Sunday, December 18, 2005
From the Vault: Leaving Las Vegas
Momentarily taken aback when confronted with his own spoken intention to drink himself to death, Ben Sanderson responds, "Or killing yourself is a way of drinking." Ben (Nicolas Cage) says it with a glimmer in his eye; his determination to destroy himself has imbued him with a newfound optimism and unexpected bond with a prostitute named Sera (Elisabeth Shue) in Leaving Las Vegas.
Given the principal characters — a suicidal alcoholic and an abused woman who sells sex for a living — it would seem that Leaving Las Vegas must be a maudlin, depressing exercise, but nothing could be further from the truth. In fact, Leaving Las Vegas proves to be 1995's best love story and features two great performances.
Cage's film career has careened unevenly, but he creates a memorable character in Sanderson, a happy-go-lucky drunk who dreams of dying. Every nuance hits its mark and while it's easy to overplay the intoxicated, Cage never strays too far.
The other half of this dysfunctional duo belongs to Shue, who has circulated for years in fluff like Adventures in Babysitting and Cocktail, but she's never had the chance to strut her acting chops as she gets to do here. Her character could be a cliche, the hooker with a heart of gold, but her own neediness and her acceptance of Ben's wishes make her a sad but fascinating audience surrogate.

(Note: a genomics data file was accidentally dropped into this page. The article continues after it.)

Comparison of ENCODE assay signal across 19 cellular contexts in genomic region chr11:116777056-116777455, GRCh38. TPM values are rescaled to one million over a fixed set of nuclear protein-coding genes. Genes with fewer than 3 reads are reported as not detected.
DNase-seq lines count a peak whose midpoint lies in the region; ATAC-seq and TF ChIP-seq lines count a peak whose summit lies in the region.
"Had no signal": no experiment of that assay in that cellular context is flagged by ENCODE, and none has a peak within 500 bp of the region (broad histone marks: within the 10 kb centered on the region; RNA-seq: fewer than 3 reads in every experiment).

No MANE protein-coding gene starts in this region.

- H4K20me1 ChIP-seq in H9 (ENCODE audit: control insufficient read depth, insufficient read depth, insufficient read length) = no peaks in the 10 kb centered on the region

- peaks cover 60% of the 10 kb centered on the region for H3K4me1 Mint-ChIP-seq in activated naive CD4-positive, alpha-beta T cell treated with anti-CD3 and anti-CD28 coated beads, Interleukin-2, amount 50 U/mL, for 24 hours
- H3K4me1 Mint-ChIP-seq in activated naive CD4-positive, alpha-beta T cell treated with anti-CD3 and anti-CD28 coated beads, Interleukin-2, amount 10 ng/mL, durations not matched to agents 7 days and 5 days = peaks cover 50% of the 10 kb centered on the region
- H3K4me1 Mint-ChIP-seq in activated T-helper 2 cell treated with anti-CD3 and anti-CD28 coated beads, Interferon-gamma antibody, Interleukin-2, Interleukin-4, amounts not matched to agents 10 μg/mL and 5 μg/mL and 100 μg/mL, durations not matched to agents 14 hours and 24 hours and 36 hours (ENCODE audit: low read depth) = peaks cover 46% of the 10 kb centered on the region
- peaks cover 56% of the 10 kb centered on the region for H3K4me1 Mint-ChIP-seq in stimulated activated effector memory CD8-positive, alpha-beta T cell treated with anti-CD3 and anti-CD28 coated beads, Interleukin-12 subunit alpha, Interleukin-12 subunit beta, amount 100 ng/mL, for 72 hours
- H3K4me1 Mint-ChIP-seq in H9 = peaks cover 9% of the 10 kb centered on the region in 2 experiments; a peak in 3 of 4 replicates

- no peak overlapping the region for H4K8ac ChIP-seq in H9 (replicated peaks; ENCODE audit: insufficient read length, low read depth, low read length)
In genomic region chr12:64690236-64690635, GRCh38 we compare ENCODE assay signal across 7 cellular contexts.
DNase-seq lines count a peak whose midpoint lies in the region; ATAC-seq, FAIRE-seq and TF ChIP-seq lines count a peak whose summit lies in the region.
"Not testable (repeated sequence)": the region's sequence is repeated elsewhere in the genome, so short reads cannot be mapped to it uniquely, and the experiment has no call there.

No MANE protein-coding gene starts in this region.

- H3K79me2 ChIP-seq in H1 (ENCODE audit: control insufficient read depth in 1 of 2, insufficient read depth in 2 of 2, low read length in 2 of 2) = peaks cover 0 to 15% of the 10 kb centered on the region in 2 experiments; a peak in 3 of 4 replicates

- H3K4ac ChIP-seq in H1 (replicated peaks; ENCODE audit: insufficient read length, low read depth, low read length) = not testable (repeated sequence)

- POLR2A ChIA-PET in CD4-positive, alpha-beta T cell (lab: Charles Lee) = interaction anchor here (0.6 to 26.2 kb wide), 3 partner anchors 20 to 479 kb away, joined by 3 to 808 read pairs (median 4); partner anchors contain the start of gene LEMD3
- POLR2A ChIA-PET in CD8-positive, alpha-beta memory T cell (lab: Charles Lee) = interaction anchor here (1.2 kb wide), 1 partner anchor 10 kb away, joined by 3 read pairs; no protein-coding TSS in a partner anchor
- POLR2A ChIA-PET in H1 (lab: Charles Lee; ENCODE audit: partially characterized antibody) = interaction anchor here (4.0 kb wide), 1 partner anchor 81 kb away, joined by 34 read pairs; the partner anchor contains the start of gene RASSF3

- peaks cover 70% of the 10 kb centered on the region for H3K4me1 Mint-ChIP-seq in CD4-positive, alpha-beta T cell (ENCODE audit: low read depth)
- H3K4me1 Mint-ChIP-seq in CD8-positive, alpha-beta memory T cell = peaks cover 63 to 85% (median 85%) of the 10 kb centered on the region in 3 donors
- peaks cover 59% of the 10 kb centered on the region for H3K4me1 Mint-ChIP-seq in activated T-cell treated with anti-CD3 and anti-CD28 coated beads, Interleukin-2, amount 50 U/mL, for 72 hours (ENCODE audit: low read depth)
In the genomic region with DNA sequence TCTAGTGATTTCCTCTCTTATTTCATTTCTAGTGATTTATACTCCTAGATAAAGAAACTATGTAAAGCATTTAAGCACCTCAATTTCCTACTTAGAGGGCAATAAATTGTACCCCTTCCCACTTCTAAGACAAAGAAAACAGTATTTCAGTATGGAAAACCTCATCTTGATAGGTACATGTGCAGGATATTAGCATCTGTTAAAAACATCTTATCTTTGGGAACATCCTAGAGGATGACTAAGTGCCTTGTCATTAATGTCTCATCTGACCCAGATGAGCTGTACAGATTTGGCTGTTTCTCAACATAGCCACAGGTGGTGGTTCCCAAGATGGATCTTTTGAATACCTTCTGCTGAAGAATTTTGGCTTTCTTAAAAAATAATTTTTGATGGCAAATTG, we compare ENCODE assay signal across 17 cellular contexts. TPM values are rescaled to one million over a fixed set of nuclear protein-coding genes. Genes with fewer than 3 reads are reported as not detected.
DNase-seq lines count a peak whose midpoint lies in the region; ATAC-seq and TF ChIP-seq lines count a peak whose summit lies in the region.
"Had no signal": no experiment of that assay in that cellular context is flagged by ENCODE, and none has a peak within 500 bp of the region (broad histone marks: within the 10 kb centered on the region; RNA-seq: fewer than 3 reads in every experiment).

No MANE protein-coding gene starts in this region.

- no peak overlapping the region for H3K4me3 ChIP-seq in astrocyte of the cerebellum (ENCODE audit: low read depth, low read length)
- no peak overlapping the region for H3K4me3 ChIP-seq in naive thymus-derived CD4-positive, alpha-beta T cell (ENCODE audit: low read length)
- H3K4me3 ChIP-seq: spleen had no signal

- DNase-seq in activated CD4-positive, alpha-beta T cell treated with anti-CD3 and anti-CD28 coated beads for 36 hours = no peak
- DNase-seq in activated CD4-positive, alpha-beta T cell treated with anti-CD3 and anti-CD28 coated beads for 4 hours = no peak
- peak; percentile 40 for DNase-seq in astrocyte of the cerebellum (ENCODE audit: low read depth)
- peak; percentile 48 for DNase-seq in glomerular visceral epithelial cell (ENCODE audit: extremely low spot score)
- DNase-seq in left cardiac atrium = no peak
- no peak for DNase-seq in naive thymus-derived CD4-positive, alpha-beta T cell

Mike Figgis directed Leaving Las Vegas and while his previous films (such as Stormy Monday) showed evidence of his stylish gifts, none of the earlier work prepares moviegoers for the power and courage of this film.
Figgis also adapted the autobiographical novel by John O'Brien, who committed suicide shortly before filming began. The film could be misinterpreted as an endorsement of alcoholism, suicide or prostitution, but its message concerns unconditional love.
Leaving Las Vegas charts a course that audiences can't easily predict and it stays on that path with complete confidence and authority. It knows what it's doing and where it's going. The bleak premise would seem decidedly unromantic, but no feelings have grown more convincingly between two movie characters in recent memory. Ben and Sera's relationship touches the audience and fills them with a hope that even its inevitable ending can't dim.